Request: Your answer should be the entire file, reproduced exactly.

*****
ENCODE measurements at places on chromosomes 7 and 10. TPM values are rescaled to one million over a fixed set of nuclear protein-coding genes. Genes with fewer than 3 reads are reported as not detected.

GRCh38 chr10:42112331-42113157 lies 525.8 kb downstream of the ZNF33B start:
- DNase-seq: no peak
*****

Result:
ENCODE measurements at places on chromosomes 7 and 10. TPM values are rescaled to one million over a fixed set of nuclear protein-coding genes. Genes with fewer than 3 reads are reported as not detected.

GRCh38 chr10:42112331-42113157 lies 525.8 kb downstream of the ZNF33B start:
- DNase-seq: no peak